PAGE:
News & Updates from Voyage Manager

21. February 2017 14:59
by Kim
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Check Calls versus Check Ins

21. February 2017 14:59 by Kim | 0 Comments

Duty of Care and Sign Of Life

Ensuring that your staff are safe while travelling is an integral part of your duty of care responsibilities. In addition to travel tracking you should also have a sign of life system that ensures that your employees are safe. The main types of sign of life services are Check Calls and Check Ins.

Check Call
Check call is where an employee calls a security number or operations center at set times on set days to confirm that they are OK. When a traveler fails to make a check call a process is initiated according to the company's standard operating procedures. This may involve something as simple as trying to contact the traveler to a full scale search and rescue operation.

With standard check calls the traveler has to arrange the check calls with the appropriate persons or service, add the check calls to their diaries and finally make the check calls at the right times. This opens up numerous opportunities for mistakes to be made. Automated check calls allow the travelers to have their check calls automatically created based on travel itineraries, and automatic reminders to be sent to the travelers. This makes the process easier for travelers, reduces the number of failed check calls and reduces costs for the company.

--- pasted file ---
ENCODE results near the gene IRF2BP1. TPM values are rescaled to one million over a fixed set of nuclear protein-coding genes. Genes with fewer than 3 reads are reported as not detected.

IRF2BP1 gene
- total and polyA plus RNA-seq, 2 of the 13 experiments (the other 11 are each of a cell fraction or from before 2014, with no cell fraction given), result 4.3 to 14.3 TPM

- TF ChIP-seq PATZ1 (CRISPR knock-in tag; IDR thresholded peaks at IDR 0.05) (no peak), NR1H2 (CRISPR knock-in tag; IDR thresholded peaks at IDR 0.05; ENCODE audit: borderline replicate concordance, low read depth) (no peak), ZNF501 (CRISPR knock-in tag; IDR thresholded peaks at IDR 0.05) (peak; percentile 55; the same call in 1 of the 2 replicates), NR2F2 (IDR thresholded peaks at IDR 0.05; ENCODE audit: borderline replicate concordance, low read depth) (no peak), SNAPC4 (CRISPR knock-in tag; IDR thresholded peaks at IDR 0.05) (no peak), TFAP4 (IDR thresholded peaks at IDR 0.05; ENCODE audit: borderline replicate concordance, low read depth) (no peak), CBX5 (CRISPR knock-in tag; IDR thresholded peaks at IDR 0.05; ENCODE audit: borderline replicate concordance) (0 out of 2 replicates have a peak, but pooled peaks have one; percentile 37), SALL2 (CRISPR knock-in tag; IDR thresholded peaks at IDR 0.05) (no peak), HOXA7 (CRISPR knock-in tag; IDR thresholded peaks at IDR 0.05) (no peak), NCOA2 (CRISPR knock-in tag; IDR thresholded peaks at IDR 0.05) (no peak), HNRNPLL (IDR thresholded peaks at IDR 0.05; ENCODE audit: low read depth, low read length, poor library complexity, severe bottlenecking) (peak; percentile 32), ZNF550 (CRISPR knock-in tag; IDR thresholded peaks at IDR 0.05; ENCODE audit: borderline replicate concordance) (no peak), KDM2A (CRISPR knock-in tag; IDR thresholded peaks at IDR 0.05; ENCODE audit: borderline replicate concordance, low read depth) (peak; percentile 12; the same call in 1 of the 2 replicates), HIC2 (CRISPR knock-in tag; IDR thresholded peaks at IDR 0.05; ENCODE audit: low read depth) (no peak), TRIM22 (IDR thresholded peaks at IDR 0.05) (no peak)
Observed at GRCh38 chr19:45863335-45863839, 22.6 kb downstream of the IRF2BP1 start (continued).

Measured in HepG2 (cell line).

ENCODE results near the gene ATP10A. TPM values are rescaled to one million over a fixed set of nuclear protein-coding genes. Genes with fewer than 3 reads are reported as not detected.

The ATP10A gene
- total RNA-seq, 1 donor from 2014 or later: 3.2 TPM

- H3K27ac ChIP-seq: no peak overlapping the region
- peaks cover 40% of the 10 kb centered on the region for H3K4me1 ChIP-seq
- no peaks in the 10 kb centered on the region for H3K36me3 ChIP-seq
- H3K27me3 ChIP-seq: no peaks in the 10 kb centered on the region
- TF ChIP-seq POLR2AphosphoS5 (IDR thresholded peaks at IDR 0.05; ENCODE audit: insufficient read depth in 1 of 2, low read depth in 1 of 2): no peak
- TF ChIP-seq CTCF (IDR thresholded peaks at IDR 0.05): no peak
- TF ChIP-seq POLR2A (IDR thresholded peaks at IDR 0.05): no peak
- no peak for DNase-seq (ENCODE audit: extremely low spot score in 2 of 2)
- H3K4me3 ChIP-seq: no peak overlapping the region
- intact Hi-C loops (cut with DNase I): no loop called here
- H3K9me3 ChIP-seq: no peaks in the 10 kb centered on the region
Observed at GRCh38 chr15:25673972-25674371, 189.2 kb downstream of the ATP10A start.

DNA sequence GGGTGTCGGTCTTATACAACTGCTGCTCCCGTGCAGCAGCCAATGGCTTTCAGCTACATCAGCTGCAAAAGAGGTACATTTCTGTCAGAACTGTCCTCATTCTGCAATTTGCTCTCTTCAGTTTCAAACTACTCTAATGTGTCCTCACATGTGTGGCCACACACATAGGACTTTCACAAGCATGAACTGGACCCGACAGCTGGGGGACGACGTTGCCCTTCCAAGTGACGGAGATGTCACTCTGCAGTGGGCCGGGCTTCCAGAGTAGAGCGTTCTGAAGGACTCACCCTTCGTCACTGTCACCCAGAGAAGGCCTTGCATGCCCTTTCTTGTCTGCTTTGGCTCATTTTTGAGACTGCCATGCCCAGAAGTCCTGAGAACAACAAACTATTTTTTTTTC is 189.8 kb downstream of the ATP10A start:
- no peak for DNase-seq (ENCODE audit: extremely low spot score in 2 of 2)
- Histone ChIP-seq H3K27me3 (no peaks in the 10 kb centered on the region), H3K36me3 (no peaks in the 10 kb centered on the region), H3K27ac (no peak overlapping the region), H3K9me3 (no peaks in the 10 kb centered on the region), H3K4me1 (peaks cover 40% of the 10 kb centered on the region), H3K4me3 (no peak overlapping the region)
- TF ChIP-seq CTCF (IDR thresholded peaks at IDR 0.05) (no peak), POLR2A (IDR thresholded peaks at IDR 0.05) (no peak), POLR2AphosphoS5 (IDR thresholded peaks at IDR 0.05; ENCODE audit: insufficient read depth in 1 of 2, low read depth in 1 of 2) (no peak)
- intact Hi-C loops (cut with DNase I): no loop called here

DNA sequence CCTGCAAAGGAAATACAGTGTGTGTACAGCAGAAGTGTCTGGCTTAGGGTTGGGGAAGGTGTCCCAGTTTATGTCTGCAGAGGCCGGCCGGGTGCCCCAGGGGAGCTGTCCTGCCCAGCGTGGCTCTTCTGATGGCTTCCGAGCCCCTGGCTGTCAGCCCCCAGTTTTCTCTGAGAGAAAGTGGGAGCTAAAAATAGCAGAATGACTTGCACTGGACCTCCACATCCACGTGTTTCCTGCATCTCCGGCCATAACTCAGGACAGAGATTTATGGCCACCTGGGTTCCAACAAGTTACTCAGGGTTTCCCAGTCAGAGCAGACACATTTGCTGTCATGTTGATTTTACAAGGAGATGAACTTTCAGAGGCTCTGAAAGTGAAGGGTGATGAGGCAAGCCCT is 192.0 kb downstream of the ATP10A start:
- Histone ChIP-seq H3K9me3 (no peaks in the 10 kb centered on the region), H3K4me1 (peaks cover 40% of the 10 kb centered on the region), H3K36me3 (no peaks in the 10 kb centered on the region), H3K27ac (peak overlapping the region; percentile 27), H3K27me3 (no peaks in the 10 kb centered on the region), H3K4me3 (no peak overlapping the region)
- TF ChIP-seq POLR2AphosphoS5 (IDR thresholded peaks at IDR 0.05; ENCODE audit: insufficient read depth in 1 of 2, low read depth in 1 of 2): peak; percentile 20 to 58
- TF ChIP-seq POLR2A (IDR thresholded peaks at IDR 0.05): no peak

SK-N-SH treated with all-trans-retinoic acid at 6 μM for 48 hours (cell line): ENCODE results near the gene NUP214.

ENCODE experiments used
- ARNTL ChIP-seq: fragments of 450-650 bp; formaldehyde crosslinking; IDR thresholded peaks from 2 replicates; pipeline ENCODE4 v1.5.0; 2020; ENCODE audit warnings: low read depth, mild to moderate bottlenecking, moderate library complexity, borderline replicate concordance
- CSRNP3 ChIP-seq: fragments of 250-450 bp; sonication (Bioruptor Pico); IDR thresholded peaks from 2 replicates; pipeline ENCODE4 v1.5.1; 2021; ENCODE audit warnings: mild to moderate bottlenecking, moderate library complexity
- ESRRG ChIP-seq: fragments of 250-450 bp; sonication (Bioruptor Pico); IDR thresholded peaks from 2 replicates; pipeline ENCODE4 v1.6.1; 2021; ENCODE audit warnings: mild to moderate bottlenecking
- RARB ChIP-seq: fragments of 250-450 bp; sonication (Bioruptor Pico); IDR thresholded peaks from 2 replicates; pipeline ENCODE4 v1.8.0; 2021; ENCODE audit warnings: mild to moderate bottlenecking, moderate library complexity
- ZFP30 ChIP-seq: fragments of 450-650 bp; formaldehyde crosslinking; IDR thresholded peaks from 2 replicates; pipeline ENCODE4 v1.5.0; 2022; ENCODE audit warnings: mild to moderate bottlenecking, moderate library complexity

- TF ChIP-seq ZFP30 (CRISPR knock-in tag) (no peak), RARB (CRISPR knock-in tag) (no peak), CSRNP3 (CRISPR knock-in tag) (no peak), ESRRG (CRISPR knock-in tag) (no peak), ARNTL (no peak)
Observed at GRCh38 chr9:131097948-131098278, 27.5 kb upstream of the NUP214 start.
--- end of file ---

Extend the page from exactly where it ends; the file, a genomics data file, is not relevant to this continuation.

Check Ins

Check in is the process where a traveler confirms that he or she is OK through a feature phone, smartphone or computer rather than through a call to a duty phone or operations center. Unlike check calls, check ins are usually not scheduled with the traveler, but are done on an ad hoc basis.

Standard check-ins give you a less accurate picture of the state of your travelers, but in return is more cost effect and requires less management. Automated and active check-ins are where the check in service contacts the traveler at certain intervals and requests the traveler to confirm their status back. Once the traveler has been sent a request he or she has a certain time to confirm back. Administrators can receive updates when the travelers confirm their status or more often when the traveler has failed to check in.

The screenshot below shows travelers who have failed to make their check in within the specified time period and well as a pending check in for one traveler. The traveler is still within the accepted check in period. When a traveler has failed to check in the tracking platform will automatically notify administrators of the failed check in, allowing them to take appropriate action.

20. February 2017 13:54
by Kim
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Meet us at the Business Travel Show 2017

20. February 2017 13:54 by Kim | 0 Comments